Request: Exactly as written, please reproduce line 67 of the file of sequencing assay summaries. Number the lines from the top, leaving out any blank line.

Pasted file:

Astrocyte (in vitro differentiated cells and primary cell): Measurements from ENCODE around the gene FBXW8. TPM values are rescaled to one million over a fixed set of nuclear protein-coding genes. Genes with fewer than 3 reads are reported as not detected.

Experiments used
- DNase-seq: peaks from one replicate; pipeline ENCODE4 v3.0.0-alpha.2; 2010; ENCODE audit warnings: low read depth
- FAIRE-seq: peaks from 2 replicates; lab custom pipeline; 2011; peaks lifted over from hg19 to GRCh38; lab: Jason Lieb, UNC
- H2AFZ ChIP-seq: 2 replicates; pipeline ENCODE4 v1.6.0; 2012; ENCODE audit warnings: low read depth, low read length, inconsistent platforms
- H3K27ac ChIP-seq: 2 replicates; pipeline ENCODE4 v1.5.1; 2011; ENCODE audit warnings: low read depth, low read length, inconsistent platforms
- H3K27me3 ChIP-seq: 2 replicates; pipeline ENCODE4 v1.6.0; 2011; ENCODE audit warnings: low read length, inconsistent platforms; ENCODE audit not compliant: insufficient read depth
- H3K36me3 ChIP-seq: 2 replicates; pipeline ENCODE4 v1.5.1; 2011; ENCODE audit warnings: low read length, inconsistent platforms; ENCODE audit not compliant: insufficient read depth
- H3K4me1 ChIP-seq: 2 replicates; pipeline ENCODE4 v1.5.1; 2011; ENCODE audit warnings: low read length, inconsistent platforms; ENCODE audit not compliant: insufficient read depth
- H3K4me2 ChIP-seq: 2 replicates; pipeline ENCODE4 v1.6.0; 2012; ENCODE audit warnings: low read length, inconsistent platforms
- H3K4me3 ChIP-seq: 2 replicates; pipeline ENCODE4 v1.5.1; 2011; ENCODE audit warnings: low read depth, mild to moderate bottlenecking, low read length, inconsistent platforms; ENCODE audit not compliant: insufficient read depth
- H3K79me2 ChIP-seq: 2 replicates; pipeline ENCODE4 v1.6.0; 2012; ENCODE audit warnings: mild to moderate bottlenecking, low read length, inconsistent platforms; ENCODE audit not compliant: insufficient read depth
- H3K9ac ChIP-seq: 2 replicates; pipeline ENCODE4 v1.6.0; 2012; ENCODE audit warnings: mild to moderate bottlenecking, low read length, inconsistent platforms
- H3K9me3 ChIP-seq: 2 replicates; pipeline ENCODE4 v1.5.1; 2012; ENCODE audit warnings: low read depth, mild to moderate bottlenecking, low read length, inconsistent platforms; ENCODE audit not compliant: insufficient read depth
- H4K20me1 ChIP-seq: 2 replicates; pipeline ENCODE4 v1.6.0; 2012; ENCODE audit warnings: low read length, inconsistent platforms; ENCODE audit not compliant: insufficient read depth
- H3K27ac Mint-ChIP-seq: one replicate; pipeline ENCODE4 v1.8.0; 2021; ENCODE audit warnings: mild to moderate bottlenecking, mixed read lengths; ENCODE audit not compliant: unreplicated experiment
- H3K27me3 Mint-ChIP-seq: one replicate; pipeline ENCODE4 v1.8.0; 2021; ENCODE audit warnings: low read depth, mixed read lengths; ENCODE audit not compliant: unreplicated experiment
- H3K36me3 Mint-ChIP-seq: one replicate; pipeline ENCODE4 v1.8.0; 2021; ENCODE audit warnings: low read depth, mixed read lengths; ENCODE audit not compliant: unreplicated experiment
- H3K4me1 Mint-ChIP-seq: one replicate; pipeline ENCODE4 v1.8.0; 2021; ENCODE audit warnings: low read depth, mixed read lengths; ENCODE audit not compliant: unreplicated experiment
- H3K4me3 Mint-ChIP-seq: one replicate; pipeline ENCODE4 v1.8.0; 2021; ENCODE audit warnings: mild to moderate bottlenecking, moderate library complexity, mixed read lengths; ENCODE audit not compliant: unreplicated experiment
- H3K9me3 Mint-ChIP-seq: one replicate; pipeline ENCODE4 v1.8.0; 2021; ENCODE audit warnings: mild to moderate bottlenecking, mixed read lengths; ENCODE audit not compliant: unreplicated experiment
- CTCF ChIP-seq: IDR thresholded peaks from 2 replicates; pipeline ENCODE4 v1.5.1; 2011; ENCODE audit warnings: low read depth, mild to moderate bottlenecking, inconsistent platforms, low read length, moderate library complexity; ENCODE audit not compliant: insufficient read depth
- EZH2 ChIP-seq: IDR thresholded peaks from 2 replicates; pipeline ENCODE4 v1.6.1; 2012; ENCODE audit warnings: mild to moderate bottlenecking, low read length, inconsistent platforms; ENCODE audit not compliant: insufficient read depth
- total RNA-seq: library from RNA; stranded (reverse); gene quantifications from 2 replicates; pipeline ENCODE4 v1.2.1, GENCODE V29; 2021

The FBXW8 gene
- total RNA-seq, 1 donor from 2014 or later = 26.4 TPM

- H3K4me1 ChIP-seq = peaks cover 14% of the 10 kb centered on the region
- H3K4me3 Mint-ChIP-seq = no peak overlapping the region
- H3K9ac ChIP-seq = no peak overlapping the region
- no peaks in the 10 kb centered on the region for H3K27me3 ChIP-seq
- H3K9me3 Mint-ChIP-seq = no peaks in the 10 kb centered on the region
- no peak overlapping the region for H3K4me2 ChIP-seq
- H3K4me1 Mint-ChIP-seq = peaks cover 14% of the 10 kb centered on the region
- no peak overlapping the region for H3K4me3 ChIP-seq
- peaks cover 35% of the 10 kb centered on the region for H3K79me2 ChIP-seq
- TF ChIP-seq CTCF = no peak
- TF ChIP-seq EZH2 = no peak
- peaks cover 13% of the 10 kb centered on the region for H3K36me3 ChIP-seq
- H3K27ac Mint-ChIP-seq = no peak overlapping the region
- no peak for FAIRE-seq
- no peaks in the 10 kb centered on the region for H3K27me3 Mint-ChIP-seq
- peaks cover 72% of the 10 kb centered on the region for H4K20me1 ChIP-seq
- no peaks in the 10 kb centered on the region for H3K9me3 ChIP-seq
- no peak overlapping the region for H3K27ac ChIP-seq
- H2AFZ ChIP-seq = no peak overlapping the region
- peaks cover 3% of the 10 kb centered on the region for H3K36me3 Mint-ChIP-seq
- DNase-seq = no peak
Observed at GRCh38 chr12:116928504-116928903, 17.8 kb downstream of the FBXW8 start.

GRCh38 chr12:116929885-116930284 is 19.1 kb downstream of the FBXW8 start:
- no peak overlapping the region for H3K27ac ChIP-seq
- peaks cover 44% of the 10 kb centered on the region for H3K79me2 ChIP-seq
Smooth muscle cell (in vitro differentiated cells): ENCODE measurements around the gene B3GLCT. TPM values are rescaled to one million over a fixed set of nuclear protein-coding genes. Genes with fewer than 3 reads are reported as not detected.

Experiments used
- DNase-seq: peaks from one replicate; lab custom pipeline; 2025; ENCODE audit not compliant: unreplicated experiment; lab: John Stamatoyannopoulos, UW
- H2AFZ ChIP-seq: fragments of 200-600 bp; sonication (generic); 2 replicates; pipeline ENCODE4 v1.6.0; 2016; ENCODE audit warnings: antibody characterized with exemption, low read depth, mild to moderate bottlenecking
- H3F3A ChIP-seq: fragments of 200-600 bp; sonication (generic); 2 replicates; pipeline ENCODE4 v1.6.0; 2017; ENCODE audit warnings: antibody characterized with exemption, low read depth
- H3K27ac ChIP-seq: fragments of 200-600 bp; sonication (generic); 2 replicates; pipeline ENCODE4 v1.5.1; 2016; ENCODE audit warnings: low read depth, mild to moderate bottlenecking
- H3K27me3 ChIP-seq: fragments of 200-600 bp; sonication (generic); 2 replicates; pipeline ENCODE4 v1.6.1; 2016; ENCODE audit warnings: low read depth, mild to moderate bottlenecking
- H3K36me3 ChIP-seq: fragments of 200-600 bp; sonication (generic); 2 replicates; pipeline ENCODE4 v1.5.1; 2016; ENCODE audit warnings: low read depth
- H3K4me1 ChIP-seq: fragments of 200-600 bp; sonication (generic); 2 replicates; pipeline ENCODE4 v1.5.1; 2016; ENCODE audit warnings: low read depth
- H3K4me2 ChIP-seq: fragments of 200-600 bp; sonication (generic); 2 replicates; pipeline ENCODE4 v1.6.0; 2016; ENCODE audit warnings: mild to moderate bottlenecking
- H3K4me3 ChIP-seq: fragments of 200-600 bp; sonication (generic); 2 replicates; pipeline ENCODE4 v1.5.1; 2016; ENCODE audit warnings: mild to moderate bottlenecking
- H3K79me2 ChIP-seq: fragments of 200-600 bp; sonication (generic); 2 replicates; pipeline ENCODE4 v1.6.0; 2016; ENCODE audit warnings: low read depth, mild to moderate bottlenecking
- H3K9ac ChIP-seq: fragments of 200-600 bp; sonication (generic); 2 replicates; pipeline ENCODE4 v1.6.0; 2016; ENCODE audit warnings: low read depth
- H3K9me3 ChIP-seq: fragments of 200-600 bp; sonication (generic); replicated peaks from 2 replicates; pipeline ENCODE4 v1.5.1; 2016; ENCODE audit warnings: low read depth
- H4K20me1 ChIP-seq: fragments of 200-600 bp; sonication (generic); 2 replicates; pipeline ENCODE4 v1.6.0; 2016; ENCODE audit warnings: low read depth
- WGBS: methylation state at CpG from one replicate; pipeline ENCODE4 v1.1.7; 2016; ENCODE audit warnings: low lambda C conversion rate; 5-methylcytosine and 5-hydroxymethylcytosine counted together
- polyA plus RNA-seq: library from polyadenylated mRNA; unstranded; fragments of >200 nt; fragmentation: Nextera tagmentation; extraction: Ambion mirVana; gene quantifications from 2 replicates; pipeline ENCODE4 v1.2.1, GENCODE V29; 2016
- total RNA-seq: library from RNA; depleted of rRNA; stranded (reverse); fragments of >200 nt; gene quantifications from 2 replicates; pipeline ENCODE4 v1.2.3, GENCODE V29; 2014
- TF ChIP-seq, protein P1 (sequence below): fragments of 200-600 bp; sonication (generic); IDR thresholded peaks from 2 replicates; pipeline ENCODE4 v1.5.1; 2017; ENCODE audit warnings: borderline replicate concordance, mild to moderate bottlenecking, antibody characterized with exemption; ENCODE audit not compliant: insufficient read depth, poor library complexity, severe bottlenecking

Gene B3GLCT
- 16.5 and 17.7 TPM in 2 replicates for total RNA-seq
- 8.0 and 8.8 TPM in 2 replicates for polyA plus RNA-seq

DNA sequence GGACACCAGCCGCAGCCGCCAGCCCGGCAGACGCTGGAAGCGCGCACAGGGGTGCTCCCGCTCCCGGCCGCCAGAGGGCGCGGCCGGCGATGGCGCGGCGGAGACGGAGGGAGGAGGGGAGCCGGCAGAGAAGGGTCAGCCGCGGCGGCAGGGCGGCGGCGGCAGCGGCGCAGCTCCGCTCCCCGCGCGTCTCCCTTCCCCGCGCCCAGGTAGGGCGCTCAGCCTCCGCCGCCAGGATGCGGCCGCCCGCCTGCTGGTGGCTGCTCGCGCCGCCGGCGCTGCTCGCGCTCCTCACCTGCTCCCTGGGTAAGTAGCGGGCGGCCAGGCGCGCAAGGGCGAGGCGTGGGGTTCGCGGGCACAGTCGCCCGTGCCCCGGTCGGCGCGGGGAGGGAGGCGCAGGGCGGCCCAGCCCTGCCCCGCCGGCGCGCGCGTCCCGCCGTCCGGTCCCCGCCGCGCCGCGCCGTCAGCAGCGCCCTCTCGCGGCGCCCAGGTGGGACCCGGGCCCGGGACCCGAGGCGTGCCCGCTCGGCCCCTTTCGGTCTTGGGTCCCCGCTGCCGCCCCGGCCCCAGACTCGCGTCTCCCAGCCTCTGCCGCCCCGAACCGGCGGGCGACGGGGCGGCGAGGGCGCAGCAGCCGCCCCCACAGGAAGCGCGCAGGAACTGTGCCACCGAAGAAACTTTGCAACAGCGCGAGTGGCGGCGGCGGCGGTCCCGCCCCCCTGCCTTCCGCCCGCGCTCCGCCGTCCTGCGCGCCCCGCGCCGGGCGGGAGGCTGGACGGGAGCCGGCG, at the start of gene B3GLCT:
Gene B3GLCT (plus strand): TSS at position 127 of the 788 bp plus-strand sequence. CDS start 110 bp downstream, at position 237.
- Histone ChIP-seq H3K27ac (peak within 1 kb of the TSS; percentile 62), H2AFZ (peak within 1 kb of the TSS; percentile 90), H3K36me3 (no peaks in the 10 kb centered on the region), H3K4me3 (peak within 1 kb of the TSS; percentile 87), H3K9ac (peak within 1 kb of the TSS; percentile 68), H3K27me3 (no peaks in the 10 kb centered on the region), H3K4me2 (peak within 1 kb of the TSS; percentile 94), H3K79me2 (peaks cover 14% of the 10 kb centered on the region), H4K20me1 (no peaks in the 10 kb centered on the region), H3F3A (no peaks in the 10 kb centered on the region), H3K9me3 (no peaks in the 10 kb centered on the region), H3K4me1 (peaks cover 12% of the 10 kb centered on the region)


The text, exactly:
- WGBS: methylation state at CpG from one replicate; pipeline ENCODE4 v1.1.7; 2016; ENCODE audit warnings: low lambda C conversion rate; 5-methylcytosine and 5-hydroxymethylcytosine counted together